Montana’s borders rope in just over 147,000 square miles, making it the fourth-largest state behind Alaska, Texas, and California. The northern edge of the state spans the Canadian province of Alberta and catches two thirds of Saskatchewan and the eastern part of British Columbia  to boot. North and South Dakota lie off to the east, Wyoming flanks much of the south, and the Idaho state line rims the Bitterroot Mountains at the western and southwestern borders.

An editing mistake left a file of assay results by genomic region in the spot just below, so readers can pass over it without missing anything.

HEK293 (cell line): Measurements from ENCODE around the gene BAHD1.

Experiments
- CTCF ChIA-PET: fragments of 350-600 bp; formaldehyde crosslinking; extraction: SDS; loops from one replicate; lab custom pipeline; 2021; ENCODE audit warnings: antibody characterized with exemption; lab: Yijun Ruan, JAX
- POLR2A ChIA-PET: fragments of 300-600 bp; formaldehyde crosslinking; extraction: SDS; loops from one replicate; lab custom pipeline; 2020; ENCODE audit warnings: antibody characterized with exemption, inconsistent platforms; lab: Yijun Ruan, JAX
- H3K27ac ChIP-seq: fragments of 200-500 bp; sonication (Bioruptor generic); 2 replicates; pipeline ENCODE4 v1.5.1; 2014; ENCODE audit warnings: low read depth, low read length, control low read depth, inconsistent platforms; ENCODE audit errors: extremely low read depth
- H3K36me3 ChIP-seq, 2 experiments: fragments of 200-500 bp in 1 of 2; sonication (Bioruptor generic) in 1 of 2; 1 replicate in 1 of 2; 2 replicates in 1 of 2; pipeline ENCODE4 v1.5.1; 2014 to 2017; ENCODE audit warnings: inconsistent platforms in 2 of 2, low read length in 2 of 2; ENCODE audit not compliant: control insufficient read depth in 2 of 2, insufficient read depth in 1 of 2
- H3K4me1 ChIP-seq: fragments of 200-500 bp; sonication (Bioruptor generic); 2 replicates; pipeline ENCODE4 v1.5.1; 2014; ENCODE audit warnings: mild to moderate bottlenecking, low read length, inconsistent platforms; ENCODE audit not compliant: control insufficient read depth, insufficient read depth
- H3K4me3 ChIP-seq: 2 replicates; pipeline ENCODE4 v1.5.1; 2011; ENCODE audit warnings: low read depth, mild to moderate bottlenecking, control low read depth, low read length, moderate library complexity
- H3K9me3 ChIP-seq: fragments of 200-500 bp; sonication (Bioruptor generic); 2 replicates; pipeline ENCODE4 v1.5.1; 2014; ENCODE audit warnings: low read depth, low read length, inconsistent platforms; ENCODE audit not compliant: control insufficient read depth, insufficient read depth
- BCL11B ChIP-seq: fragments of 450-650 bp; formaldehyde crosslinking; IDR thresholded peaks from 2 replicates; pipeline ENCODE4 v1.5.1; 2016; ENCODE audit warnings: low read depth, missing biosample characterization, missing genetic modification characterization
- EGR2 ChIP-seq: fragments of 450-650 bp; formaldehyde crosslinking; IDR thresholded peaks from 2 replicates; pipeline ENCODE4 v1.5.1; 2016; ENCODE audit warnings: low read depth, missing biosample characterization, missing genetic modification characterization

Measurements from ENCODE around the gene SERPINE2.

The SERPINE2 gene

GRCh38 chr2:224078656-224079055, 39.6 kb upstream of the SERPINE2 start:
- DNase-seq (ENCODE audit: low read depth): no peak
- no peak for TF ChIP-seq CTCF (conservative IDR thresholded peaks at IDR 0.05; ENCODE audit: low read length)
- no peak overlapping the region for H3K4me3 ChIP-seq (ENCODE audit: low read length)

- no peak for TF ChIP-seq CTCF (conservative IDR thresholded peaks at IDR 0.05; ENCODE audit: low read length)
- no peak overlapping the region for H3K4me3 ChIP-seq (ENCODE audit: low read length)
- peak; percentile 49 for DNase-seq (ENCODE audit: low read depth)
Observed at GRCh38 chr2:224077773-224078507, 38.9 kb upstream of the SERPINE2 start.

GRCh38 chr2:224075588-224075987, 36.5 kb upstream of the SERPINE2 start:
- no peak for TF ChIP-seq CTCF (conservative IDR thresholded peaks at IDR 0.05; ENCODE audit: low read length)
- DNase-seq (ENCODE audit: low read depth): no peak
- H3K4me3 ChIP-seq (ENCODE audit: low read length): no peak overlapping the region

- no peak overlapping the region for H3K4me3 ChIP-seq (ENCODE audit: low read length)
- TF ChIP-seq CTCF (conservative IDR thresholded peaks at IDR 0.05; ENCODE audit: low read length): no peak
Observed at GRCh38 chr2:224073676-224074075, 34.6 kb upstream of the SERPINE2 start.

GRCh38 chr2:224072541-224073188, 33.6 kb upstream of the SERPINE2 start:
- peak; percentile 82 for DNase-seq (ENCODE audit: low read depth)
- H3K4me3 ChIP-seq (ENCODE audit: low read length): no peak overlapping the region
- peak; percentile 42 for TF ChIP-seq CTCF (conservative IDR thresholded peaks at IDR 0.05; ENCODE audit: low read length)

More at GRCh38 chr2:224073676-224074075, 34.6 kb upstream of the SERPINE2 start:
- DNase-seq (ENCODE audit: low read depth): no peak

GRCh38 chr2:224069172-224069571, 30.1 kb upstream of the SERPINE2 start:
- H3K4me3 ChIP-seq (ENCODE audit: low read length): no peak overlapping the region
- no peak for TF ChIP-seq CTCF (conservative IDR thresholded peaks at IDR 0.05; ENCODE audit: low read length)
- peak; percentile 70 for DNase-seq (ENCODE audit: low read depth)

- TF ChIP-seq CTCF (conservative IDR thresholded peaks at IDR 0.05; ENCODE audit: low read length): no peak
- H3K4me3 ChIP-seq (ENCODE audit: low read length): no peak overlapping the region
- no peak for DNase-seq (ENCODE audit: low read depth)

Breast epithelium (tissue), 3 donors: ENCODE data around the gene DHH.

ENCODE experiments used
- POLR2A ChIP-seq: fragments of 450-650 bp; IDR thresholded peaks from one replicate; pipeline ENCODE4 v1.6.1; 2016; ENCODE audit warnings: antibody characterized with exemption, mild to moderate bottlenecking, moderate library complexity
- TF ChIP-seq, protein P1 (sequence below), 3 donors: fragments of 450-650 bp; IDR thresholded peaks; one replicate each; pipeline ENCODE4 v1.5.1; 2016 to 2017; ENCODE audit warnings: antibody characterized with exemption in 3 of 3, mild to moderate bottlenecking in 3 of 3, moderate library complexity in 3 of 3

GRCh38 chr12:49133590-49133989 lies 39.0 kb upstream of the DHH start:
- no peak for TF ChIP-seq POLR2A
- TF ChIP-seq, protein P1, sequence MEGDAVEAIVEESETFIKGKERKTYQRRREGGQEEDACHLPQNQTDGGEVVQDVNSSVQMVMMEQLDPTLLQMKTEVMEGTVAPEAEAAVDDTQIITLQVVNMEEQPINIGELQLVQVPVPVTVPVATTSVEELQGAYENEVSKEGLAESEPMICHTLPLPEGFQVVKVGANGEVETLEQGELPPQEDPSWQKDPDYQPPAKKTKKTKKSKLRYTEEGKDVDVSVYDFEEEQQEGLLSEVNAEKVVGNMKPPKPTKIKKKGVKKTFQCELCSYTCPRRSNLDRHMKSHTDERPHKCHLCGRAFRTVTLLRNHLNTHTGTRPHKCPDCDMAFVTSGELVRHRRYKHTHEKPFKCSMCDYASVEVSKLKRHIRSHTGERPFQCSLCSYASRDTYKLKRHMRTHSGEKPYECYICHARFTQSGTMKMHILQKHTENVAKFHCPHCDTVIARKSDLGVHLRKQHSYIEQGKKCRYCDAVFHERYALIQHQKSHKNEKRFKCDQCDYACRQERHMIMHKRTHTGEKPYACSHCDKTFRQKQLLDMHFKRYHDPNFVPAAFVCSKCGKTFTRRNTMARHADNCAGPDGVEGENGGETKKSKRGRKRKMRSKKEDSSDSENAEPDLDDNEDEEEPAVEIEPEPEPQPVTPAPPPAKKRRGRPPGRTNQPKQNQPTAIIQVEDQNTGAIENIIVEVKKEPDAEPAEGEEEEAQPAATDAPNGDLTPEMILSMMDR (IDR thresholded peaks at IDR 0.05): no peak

Western Montana is where the state’s name (from the Spanish word for mountainous) rings particularly true: Steep pitches and narrow north-south valleys line up from the Idaho border to I-15. The Continental Divide enters from Canada in Glacier National Park , twists through the western mountains, and exits on a high flat stretch of land just west of Yellowstone National Park. Central Montana is particularly varied, with high plateaus and isolated mountain ranges running in no set direction. The eastern part of the state, where the landscape gradually flattens out into the Great Plains, is coursed by the Missouri and the Yellowstone Rivers and a host of smaller valleys. Contorted badlands, eroded terraces, and steep rimrocks fringe river valleys and dot the plains. Minerals, coal, and oil are concealed throughout the state, giving rise to the nickname “Treasure State.”